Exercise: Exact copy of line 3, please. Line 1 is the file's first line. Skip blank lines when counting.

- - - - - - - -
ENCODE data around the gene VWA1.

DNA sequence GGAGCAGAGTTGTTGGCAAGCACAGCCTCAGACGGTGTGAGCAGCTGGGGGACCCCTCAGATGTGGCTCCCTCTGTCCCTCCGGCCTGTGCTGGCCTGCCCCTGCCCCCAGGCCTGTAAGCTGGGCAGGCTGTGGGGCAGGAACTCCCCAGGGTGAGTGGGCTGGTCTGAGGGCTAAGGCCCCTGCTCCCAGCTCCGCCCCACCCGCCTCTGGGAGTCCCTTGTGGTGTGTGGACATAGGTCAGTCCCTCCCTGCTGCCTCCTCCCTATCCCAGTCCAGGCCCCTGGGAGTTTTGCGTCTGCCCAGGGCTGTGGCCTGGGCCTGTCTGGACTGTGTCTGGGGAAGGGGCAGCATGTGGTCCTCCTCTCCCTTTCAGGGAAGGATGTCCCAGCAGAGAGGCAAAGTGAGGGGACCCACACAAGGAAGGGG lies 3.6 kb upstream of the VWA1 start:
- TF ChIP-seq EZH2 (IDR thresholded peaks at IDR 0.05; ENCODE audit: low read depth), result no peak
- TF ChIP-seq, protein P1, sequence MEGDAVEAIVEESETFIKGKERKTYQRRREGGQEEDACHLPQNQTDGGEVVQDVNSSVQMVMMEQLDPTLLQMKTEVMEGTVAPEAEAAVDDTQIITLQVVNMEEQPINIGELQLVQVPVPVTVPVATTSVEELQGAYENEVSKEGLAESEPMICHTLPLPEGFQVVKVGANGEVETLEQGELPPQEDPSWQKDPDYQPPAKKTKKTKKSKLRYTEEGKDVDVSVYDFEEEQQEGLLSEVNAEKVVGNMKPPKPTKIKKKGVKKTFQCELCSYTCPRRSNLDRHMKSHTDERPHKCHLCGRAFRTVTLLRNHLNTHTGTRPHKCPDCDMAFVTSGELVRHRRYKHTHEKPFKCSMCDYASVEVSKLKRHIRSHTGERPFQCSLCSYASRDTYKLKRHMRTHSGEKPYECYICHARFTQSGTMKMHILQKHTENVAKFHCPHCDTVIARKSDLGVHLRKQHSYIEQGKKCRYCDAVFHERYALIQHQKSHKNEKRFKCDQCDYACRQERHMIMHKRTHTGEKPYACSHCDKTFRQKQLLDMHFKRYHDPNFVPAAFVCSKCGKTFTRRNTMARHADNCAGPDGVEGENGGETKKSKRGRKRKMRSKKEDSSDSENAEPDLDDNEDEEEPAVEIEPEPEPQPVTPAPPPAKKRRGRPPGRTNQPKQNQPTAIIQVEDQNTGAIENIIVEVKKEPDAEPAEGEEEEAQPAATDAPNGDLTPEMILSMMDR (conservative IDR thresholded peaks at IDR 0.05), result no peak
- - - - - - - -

- TF ChIP-seq EZH2 (IDR thresholded peaks at IDR 0.05; ENCODE audit: low read depth), result no peak